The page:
Important Landing Page Elements: Landing pages are your ticket to converting web traffic into qualified leads.
Building a fully functional website takes a significant amount of time, money and resources. And when you’re done, what’s the next step? PPC advertising, email marketing and social media should top the list – but what happens after visitors click on your PPC advertisement or social media offer and get to your company landing page?
It’s important to remember that getting visitors to your site is the easiest thing to do, but once they get to it, you need to make every effort to turn them into leads.
You only have eight seconds to grab your audience’s attention. To determine which combination of landing page elements most successfully converts leads into customers, all digital marketers should experiment with A/B testing. This proven practice has helped many marketers learn what their target audience responds best to, and continues to be the most effective way to increase conversions.
Although some internet marketers argue that it is ineffective and a waste of time, A/B split testing a landing page is a great way to improve your landing page. To demonstrate the power of A/B testing, here are some proof:
- Moz delivered a 52% increase in sales for its Pro member.
- Lumineers increased conversion rates by 120%, resulting in 1,200 more leads in one month.
- The 71% of brands that achieved significant sales increases first tested multiple landing pages.
Marketers who know what they’re doing don’t leave their success to chance. They conduct A/B testing to assess which elements yield higher conversion rates.
Which elements should you A/B test on your landing page?
Every element of a landing page is important. However, there are a few elements that should be subjected to A/B testing, especially when you first publish your page and start generating traffic. The following list outlines five popular elements that should be A/B tested that can significantly increase conversions.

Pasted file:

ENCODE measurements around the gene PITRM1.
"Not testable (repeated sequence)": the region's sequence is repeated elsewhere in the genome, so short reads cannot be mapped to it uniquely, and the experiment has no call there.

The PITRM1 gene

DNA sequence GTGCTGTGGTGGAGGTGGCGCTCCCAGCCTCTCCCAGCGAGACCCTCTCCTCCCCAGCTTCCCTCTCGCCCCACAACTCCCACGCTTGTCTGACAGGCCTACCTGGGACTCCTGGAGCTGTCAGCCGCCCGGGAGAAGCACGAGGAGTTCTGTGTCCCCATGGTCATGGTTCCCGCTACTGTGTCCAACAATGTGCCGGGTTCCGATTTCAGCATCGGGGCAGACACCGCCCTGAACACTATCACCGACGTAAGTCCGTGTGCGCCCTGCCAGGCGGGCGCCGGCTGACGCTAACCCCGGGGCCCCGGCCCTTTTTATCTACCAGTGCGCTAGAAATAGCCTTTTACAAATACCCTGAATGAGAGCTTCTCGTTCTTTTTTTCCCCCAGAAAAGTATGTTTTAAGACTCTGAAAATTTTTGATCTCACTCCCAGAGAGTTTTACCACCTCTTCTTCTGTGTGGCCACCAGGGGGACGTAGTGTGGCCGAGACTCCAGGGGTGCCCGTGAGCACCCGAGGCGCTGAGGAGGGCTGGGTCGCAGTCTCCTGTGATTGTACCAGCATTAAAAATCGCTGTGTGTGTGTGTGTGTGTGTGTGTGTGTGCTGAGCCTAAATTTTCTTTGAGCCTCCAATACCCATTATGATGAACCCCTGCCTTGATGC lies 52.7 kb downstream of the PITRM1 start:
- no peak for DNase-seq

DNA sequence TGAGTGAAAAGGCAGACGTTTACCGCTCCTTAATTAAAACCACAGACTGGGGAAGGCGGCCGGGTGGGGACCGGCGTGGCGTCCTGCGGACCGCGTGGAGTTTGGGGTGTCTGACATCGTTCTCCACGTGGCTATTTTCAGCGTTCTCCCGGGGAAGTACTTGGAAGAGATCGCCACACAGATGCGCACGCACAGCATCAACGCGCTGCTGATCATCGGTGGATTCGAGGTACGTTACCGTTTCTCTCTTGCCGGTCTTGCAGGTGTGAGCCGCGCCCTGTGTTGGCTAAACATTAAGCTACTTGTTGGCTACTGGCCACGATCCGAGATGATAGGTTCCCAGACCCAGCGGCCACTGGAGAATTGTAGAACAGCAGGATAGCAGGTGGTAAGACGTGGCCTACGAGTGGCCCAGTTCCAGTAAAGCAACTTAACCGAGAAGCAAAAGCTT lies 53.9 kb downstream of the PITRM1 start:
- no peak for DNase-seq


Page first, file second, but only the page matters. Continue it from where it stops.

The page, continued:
1. Test your headline.
Your headline is one of the first things visitors will see when they get to your page, so it makes sense to test this element. It also helps create an important first impression with your audience – will they stay and see what you offer, or will they leave and never come back?
A headline that doesn’t immediately grab your audience’s attention can kill your conversion rate and make all that time, money and effort you’ve invested go to waste.
To be clear, L’axelle first wrote a comfort-oriented headline and then tested an action-oriented headline:
Results? The action-oriented headline (“End the sweat marks!”) gave them a 38.3% conversion rate, 93% better than the control page.
This example does not mean that action-oriented headlines will always outperform other options. It simply means that for L’axelle and this test, the action-oriented headline was more appealing to visitors and thus helped generate more sales.
2. test the CTA.
Your landing page may be creative, unique and professional, but that doesn’t guarantee a conversion. You still need to direct your audience to the desired action-the CTA button.
The most important element of a landing page is the CTA, because that’s where the user needs to click to take advantage of your offer. The size, color and location of the button, as well as the number of CTAs all play an important role, so the button should get attention.
Centraal Beheer Achmea, a top-notch Dutch insurance company, created a landing page to promote insurance services to entrepreneurs. On the page, they tested whether or not including a link under the CTA would increase the click-through rate on the offer.
Option A (first screenshot below) has a CTA that translates to “Customize your package now,” with a hyperlink below it that reads “Share this on LinkedIn.” Option B (second screenshot below) has the same CTA, but without the link below it.
The results? You might think Option B was the winner because it gives users only one option to click: the bright orange button. But by including a second link, Centraal Beheer Achmea got a 244.7% increase in clicks on the orange CTA.